Forced to work with Klytus, Flash has a surprising announcement made: since he defeated Ming, he could take over...or name a regent to govern in his name. Dale Arden is named Empress of Mongo...a decision that Ming may raise an eyebrow at, but did it play into his hands? There was only one issue left, so he must've had something going.

Zeitgeist had been set in World War II, back when the original newspaper strips had been published; the Parker/Shaner version seemed to be set present day, but Ming may have rendered much of earth's technology useless: TV and computers weren't working, so newsreels and newspapers were back in business. Flash, Dale, and Zarkov return to earth this issue; with tales of Mongo and new science for rebuilding society. Only Flash seems downbeat: he was a little worried he would be seen as "too valuable to lose" and grounded, and they hadn't finished the job on Mongo. Weary from the interview circuit, Flash considers finally answering "the question they always ask," regarding his nickname. Which is somewhat more gloomy than usual, I believe.

Before their rocket can be put on a pedestal at the museum, Dale and Zarkov know Flash is their direction, and they head back into space, arriving to save Vultan from Ming. Flash impales Ming, who isn't concerned: in fact, this justifies his "practice of never appearing physically outside (his) domicile." The Ming-duplicate melts down to an eyeball and speakerbox, very retro.

This was the last issue of this series, but a new number one was forthcoming as part of Dynamite's King books with the Phantom, Mandrake, and Jungle Jim in a shared universe. (There was a Prince Valiant book as well, but I don't know if it would've tied-in.) At a glance, looks like those maybe ran four issues a piece and then a crossover in 2016-2017 that huh, got Prince Valiant in there too. I don't know that Dynamite still has the King licenses, though, and neither does Doc Shaner. While they have a variety of licensed titles, Dynamite also recently opted to publish a dire-looking Comicsgate related book. That decision may have burned a lot of goodwill; since I wouldn't want to be tied to those hatemongers.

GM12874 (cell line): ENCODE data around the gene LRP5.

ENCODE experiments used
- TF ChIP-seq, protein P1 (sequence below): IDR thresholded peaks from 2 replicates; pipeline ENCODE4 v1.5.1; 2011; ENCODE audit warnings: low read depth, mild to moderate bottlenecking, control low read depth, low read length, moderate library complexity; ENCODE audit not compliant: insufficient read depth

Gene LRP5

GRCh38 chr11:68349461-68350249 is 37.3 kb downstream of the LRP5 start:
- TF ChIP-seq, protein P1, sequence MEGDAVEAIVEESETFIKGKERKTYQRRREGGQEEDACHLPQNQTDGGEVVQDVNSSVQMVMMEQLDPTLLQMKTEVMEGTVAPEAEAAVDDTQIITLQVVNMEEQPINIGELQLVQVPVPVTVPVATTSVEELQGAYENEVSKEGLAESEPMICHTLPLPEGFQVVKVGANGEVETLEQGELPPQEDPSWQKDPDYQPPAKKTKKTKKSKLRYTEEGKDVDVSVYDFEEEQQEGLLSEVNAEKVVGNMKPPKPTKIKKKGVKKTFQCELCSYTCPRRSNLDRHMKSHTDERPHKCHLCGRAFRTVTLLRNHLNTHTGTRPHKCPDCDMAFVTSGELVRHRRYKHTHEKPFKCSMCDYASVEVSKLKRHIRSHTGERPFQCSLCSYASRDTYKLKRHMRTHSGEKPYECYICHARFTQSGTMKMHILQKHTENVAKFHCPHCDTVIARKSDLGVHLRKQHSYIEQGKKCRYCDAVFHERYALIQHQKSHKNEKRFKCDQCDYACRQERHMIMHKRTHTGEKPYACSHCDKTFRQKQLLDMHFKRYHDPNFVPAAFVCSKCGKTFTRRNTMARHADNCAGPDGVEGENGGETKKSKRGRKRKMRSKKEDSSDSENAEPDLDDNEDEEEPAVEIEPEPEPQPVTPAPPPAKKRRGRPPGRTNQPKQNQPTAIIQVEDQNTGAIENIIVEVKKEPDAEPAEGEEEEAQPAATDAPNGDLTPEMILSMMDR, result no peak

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Monday, July 20, 2020

Yes, the Kool-Aid is intact! Time to get this baby slabbed!


I remember back in the 90's, when I was young, and my heart was an open book (stop doing that!) there was a Marvel Comics/Kool-Aid promotion. Collect Kool-Aid points, mail in a couple bucks, get a mini-subscription for three comics, I think. Maybe you remember the ad; it wasn't in this one, but a packet of Slammin' Strawberry Kiwi was! From 1996, Over the Edge #9, "The Killing Time" Written by Bruce Sakow, pencils by Robert E. Brown, inks by Mike Witherby.

Pretty sure the comic crash was in full effect by this point: this was the second-to-last issue of this series, and the Bullpen Bulletins page mentions the last issues of Spider-Man 2099 and Captain America. Marvel was no longer flooding the racks with books of varying quality; but I liked the art in this one: it's very 90's, with a cartoony look to the characters but a lot of detail. I thought it had a bit of an early Greg Capullo feel? "REB" did not appear to have a ton of credits, but he did an issue of Excalibur back in the day, and I wouldn't mind checking out his Savage Sword of Conan issue.

Story-wise, bad guy Skinner, one of Lilith's brood from the Rise of the Midnight Sons crossover, breaks out from the wreckage of the Black Hole, which I guess was the Ghost Rider books' answer to the Raft. Although he had been forced by Lilith to kill the family he had built, he still blamed Johnny Blaze and Ghost Rider, and started a rampage of murder on his way back to them. Meanwhile, Dan Ketch worries that he's got to get his life together, although he does somehow have a girlfriend: I still suspect his motorcycle did a lot of the heavy lifting. Johnny is at Dan's mom's house, telling her he's going to try to run down another lead on his missing kids; but of course Skinner starts blowing things up before he gets anywhere. Ghost Rider and Johnny beat Skinner down, although they feel he's more to be pitied than scorned.

Hmm, I haven't made a proper pitcher of Kool-Aid in years--possibly because they aren't bribing me with comics! But it looks like strawberry-kiwi is still out there, even if it is no longer "Slammin'." In the same vein, the back cover of this issue is an ad for Spider-Man cereal; another classic. Still have my Spidey cereal bowls from it!
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Friday, July 17, 2020


Back in 2014, I wrote that I seem to be blogging "an issue or two of Warlord a year, so I could be done by 2089 at this rate." I have no intention of blogging every single issue, but I have done more than a few; and in 2017 I wrote up several and scheduled them years out! Which seems optimistic as all get out today, but maybe we'll see if my writing style has changed any since then...that also seems optimistic. Anyway, from 1981, Warlord #50, "...By Fire and Ice" Story and art by Mike Grell, inks by Bob Smith.